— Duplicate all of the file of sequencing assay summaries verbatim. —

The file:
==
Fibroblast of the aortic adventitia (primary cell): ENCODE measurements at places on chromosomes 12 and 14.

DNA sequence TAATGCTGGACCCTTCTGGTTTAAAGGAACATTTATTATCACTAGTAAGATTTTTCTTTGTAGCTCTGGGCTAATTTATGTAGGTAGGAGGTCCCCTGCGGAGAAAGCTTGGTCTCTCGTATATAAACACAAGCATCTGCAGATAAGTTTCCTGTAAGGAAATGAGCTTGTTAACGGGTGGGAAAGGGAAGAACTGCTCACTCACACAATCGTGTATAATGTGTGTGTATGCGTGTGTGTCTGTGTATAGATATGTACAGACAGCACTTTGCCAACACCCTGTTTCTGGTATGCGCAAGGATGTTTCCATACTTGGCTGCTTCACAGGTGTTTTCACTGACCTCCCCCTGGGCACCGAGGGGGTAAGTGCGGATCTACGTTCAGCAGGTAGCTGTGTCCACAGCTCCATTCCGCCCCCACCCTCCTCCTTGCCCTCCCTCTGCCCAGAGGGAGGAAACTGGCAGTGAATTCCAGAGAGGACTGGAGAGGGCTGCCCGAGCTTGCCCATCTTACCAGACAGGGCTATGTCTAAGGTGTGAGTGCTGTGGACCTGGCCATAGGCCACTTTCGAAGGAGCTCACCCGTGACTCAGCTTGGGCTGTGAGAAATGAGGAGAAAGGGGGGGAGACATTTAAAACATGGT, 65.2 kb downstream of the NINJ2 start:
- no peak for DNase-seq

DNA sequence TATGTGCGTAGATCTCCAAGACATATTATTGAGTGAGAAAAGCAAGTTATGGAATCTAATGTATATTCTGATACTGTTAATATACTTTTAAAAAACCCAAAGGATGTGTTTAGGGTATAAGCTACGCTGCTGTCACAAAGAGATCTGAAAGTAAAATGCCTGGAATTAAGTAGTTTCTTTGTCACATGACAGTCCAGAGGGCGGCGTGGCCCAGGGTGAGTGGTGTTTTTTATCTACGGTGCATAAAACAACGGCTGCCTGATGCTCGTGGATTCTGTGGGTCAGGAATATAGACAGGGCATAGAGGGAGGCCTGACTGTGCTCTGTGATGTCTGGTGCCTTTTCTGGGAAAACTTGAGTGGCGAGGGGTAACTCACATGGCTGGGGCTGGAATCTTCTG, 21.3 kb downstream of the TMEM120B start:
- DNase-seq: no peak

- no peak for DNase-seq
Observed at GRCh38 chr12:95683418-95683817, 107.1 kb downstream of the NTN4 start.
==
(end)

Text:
Fibroblast of the aortic adventitia (primary cell): ENCODE measurements at places on chromosomes 12 and 14.

DNA sequence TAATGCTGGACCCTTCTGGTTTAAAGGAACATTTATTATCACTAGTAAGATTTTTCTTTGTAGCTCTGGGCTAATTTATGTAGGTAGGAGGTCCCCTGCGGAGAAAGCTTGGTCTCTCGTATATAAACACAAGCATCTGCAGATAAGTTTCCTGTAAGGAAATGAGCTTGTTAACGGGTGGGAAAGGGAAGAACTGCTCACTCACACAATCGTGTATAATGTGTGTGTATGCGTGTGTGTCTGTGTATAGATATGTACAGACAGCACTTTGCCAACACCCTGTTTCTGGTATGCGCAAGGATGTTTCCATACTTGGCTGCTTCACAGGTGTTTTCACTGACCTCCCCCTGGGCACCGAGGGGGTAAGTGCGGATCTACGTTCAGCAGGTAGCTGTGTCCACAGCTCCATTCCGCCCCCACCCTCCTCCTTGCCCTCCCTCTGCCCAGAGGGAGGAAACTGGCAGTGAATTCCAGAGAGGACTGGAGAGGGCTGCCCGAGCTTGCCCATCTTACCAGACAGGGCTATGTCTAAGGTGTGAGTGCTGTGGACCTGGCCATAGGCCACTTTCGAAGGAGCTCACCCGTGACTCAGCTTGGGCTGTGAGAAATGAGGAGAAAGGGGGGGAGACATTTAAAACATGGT, 65.2 kb downstream of the NINJ2 start:
- no peak for DNase-seq

DNA sequence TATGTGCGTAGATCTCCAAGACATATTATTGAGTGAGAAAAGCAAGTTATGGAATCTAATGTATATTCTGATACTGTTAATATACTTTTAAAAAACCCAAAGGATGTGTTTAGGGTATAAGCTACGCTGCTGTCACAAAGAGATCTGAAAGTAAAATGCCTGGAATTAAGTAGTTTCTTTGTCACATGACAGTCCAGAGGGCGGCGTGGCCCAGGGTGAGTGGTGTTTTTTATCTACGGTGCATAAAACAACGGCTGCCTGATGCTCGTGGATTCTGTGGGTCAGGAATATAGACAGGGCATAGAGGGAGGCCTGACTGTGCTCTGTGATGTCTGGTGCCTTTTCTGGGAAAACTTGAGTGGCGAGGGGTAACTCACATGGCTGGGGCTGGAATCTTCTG, 21.3 kb downstream of the TMEM120B start:
- DNase-seq: no peak

- no peak for DNase-seq
Observed at GRCh38 chr12:95683418-95683817, 107.1 kb downstream of the NTN4 start.